We’ll that’s our prediction, any way.

Marvel Stands by its Men: Marvel is being pilloried for poor planning, and it’s hard to argue with that, but they are making a stand for a book that holds up in trade format. Brevoort makes that clear with a quote that had many comics retailers aghast:

…these days you simply have to factor in the eventual trade paperback or hardcover collections, as they’ve become a significant part of the revenue stream. As Bryan Hitch pointed out correctly, nobody today really remembers the four-month wait between Dark Knight Returns #2 and #3 — heck, most of the people reading this likely first read that story as a collected edition. And that’s because the work is strong, and has stood the test of time. It wasn’t compromised simply to meet the monthly schedule, and as a result, DC and the retailers will be able to sell it forever. I think that’s the model for the future.

The whole infrastructure of comic book retailing is changing, and I think what you’re starting to see is the beginning of the movement away from a monthly magazine publishing model over to something more akin to a book publishing model. This is very distressing to a lot of people who’ve grown up with the monthly model as a bedrock concept. But ever since we retreated almost wholly to the Direct Market in terms of the basic comic book product, there’s no compelling reason for the monthly release schedule outside of the need for retailers to have a predictable cash-flow that allows them to keep their doors open.

Can this be Tom Brevoort, last scion of the race of Continuity Editors, foretelling the Death of the Pamphlet? Or at least, the Supremacy of the Graphic Novel? Brevoort makes it pretty clear that the decision to stick with McNiven was to keep the quality of the book up, and to increase the desirability of the eventual trade. It’s another gamble on whether the bad reactions to the rescheduling will eventually be overcome by a fine comic book tale that will be read for years to come…we haven’t read CIVIL WAR so we wouldn’t be able to guess.

It’s all about the cash flow: The one undeniable loser in all this is retailer cash flow. Some store owners claim they will lose low five figures of revenue because of delayed product and reduced output for such strong sellers as CAPTAIN AMERICA. Is this over reacting, or legitimate cause for concern? Time will tell.

The Watchmen/Dark Knight card: Frankly, this is the one that annoys The Beat. Every time someone is late they say “But so was Watchmen! So was Dark Knight!” So was CAMELOT 3000, and that was a fun book but it wasn’t one of the 100 greatest novels of the last century or the most influential superhero comic of the modern era. If you want to be judged by the standards of Alan Moore and Frank Miller, well, I think you are going to come up a bit short.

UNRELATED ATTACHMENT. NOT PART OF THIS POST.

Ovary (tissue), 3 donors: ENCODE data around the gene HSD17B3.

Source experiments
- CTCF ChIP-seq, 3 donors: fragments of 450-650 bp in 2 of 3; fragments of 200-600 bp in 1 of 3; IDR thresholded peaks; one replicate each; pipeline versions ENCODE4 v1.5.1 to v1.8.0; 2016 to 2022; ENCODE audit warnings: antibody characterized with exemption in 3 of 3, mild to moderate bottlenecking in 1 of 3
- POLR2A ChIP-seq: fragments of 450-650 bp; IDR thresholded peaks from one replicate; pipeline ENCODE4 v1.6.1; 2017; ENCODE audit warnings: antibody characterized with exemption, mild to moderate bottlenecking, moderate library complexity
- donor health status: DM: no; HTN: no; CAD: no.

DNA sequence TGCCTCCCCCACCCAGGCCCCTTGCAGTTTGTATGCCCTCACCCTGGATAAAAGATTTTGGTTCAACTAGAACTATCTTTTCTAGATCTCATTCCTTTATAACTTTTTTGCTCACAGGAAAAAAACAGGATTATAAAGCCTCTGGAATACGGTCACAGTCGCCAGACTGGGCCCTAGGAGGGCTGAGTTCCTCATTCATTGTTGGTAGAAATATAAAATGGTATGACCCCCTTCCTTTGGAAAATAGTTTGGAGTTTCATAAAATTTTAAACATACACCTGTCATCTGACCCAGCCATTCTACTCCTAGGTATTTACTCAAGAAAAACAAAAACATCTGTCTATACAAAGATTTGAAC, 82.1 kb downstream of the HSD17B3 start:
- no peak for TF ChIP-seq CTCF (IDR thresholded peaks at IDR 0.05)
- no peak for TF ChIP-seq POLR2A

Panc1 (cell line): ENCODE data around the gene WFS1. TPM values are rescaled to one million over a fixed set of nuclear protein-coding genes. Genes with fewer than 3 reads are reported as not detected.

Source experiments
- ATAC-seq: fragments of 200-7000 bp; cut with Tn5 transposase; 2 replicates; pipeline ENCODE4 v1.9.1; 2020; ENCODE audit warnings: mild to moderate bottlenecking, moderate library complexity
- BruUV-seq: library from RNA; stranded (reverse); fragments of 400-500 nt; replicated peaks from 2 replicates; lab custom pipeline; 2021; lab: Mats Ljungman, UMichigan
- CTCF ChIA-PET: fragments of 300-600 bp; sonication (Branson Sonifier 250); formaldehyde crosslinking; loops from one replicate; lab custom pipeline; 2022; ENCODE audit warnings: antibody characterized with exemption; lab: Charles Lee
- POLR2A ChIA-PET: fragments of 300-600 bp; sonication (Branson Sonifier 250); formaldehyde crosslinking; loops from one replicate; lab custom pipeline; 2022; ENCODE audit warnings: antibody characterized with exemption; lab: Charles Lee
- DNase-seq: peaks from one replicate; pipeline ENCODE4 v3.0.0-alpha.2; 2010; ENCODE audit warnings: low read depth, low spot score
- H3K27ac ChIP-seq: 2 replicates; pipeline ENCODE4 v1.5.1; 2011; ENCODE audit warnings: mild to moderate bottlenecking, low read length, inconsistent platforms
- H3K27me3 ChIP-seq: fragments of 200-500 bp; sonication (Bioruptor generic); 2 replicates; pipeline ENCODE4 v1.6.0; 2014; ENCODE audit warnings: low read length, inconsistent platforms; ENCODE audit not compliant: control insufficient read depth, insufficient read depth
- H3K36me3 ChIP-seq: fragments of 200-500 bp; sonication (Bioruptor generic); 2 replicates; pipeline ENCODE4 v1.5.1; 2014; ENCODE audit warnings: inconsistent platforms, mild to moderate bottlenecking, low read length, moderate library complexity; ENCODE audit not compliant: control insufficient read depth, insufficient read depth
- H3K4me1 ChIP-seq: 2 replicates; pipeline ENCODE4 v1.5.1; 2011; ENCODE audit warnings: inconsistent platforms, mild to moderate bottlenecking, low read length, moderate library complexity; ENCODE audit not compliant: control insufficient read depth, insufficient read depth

Vast line-changing crossover epics that CHANGE EVERYTHING are a fact of life in today’s market. In the case of publicly-held Marvel, they are part of the company’s responsibility to the shareholders. But as Brevoort’s line above alludes to, we live in an “on demand” world. The consumers who say they want it good, not Wednesday are reflecting that. Yes, Marvel got into this pickle by having to put out a Summer Event no matter what. If the Summer Event was crappy, the readers would say so, too. In the end, it’s just feeding a need for change, and vast line-crossing epics.

Wednesday is irrelevant in a world of Tivos. Serial fiction, regularly produced, is a fine thing, a desirable thing. But that too, seems to be becoming increasingly irrelevant.

If you are really incensed by what Marvel has done, don’t buy more Marvel comics. Go try something from Dark Horse or Image or Tokyopop or Viz or Top Shelf or Fantagraphics or D&Q. There’s plenty of good stuff available right this very minute.


  1. I see the obvious, biggest problem is that these books were solicited too soon. Some editor should’ve been better prepared for the pace of Steve’s pencils and planned the release accordingly. Like Hibbs said about AS Batman, it shouldn’t get resolicited again and again. They should solicit it when it’s ready.

    Good for Brevoort for seeing the bigger picture. The eventual TPB would be marred by having numerous artists finishing the book. I think that’s also what really hurts the Sandman trades. There are some really inconsistent, and frankly bad, artists on the first few trades of that.